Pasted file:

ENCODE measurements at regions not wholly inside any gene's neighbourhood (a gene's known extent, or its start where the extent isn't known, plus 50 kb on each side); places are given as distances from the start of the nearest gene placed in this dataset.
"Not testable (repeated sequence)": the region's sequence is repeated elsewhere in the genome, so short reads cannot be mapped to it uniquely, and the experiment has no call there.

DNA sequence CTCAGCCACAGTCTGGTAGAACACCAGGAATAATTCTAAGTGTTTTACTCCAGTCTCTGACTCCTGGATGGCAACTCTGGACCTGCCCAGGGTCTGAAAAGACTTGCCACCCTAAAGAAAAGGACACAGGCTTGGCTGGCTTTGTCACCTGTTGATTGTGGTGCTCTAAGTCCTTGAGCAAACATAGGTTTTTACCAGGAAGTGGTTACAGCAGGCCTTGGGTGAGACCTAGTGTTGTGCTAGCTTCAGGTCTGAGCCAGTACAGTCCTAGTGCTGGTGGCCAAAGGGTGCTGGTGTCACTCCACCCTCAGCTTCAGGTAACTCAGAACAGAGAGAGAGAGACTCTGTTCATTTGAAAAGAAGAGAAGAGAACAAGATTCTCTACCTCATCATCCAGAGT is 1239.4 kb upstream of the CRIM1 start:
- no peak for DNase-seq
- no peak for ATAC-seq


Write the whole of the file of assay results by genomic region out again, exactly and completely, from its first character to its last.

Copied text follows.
ENCODE measurements at regions not wholly inside any gene's neighbourhood (a gene's known extent, or its start where the extent isn't known, plus 50 kb on each side); places are given as distances from the start of the nearest gene placed in this dataset.
"Not testable (repeated sequence)": the region's sequence is repeated elsewhere in the genome, so short reads cannot be mapped to it uniquely, and the experiment has no call there.

DNA sequence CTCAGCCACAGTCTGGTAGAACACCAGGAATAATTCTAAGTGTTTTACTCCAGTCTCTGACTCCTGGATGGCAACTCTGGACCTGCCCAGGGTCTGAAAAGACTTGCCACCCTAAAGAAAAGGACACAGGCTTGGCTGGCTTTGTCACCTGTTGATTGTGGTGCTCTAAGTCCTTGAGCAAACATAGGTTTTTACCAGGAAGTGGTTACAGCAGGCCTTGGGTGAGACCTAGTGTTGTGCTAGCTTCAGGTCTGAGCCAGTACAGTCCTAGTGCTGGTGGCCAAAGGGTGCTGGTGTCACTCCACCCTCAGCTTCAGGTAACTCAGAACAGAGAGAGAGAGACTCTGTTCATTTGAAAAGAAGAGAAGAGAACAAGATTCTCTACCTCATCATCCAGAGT is 1239.4 kb upstream of the CRIM1 start:
- no peak for DNase-seq
- no peak for ATAC-seq